When there is as much hype surrounding an event as has happened with the block buster show Hamilton, one can only wonder if it is as good as advertised. The answer is an enthusiastic YES! I held off going during its Houston run because the tickets are pricey, but at the last minute there were some single seats available for a somewhat reasonable price, and I bit ending up with a great seat close to the stage.
What immediately grabbed me is the energy of the production which the audience responded to in kind. Throughout the performance, theater goers were showing their appreciation with cheers and hands together. I was among them, but there was something else that generated my response, and that is the sheer genius of the show.
As the story goes, the creator, Lin-Manuel Miranda, was inspired by Ron Chernow’s book Hamilton. Now, I read the book and while I learned much about Alexander Hamilton and his contemporaries, I got so bogged down in detail that I couldn’t imagine being creatively inspired. Thankfully, Miranda did not have the same response. As a result, he presents American history with a lesser known founding father, Hamilton, as the central character surrounded by the more familiar Washington, Jefferson, Madison and others.
There is no question that Hamilton is successful theater, but I think it is more than that. It is a reminder that perhaps we don’t know as much about history as we might. Alexander Hamilton has been little more than a blip on the screen with reference to him being that he was the first Secretary of the Treasury and that he was killed by Aaron Burr. What the play does is enlarge his role among the founding fathers and engage an audience by entertaining with fact. There were a lot of young people in the theater, and I doubt they were thinking about Hamilton being a learning opportunity but there it was. As I observed their faces and responded to their cheers, I couldn’t help but wonder if they might be inspired to pay more attention to history and current events if it were presented more creatively.
Not often do I leave theater with so many thoughts swirling in my head. I have such appreciation for Chernow for having written a book about a relatively obscure historical person and for Miranda whose unique creative response has had such impact. Not everyone will have the opportunity to see Hamilton on stage, but I’m betting its influence will be felt far and wide. It is not theater that I will soon forget, and it will be interesting to see what the followup is.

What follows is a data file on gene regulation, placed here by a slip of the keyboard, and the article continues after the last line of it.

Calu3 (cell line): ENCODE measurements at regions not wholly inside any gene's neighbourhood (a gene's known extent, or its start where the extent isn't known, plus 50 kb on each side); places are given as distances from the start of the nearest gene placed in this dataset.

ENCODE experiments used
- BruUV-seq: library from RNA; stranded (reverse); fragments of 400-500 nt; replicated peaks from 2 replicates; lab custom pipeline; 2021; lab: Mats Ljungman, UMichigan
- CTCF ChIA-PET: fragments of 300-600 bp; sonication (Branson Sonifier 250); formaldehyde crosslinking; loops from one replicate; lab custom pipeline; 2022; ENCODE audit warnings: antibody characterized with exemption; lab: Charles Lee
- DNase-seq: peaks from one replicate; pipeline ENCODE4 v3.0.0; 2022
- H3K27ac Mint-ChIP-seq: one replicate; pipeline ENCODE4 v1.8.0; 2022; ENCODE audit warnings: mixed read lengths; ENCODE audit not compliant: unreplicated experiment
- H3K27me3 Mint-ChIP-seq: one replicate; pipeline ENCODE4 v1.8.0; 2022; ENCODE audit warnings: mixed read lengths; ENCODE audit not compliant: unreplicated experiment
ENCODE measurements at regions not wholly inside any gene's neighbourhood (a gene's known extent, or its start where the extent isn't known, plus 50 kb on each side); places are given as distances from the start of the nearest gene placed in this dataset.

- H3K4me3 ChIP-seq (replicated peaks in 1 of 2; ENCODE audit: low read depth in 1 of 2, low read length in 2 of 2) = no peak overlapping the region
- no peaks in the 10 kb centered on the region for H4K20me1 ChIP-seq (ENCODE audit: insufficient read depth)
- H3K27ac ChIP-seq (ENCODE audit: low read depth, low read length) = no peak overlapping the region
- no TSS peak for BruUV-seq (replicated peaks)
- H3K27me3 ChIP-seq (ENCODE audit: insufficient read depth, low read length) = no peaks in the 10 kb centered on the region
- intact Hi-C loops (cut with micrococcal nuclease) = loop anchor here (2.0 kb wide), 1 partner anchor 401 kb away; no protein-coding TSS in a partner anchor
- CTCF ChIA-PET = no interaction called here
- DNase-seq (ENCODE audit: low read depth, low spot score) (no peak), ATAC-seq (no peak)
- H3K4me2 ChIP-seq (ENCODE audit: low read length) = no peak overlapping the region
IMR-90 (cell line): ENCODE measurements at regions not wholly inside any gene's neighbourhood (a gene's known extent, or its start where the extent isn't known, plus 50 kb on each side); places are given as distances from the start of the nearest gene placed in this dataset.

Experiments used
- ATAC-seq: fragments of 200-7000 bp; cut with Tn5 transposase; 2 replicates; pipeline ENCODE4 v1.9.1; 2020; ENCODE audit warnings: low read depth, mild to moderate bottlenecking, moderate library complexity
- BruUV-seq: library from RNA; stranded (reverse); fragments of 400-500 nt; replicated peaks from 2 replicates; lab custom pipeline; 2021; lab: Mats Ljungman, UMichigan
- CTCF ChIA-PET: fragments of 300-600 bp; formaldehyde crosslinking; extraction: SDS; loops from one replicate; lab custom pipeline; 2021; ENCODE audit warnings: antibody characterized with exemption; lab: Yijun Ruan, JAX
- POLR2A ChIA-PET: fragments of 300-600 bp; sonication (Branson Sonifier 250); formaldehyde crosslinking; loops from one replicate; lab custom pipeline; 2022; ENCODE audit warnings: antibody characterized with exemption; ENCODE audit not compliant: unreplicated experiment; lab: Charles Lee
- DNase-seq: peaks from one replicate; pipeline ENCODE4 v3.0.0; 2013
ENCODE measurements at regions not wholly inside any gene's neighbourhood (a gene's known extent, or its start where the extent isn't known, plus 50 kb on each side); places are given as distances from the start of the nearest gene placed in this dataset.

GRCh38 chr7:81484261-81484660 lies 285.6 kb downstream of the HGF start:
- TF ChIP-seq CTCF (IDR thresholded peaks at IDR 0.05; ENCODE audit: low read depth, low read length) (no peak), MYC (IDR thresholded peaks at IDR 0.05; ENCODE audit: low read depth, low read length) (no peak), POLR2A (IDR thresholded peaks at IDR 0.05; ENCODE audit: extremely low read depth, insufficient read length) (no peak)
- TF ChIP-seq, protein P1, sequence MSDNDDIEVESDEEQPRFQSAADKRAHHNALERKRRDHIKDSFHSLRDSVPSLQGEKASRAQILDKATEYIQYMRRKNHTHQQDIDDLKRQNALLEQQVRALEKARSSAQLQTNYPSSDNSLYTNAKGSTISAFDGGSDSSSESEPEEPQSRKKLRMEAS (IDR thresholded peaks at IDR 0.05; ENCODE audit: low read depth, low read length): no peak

Oh, if you happen to have opportunity to see the show, I recommend listening to the music in advance as it makes it easier to follow during the performance. The soundtrack is on uTube.
i so appreciate your visit and the comments you leave behind
14 thoughts on “Hamilton: My Take”
I just watched Hamilton and I LOVED IT! I’ve been listening to the album for months and finally went.
I appreciate your review Linda, and I would love to see this show. I, like Cherry Kay, thought that maybe it was revisionist rather than factual since it has gotten so much political attention. I do hope it inspires both sertudents and teachers to learn more and make history more interesting. So many schools are dropping important classes like this, and so many teachers have gotten lazy and rely on the internet for teaching, telling students to do stuff on line rather then classroom interaction. Thank you for your insight,
What I’d say is see the show if you have the opportunity and judge it for yourself. I loved its energy, the dancing, the music, the character portrayal all of which made it very difficult to think in terms of politics!
politics is poisoning everything these days!
That’s a sad commentary but true.
Although I’m a life long fan of American History, I’ve avoided the musical Hamilton because it appears to be so very political. I figured that it was filled with revisionist history, and I would just get up and walk away angry and irritated. Maybe I’ll look into it more closely. Thanks for the perspective. Cherry Kay
Cherry Kay, I can’t imagine anyone leaving angry as the show is so incredibly clever. I didn’t view it as political. Rather it made an obscure person seem more important. Hamilton was a great influence in the early days of our freedom.
It really is very entertaining. Maybe listen to the album first as the tickets are quite expensive.
I live in Houston November-midMay.
Our grand-daughter have memorized all of the lyrics to the music in Hamilton. It’s a great learning experience for them. Cate and Natalie have become such wealth’s of historical information.
I think many of the young people in the audience had listened to the soundtrack enough times to know every word as well. It was fun watching them mouth along.
Me too! Haha
I always appreciate your comments. You make me really want to see the show.
Linda, your post is so interesting. I have read (most of) the book, and share your thoughts about it. I have not yet seen the play, for the same reasons you mention, but I plan to. History is fascinating, and for Ron Chernow to capture this time in history so well, and for Lin-Manuel Miranda to use such creative talents and capture the interest of so many people in his production, is wonderful. And thanks for the tip about listening to the music before seeing the performance; I might not have thought to do that.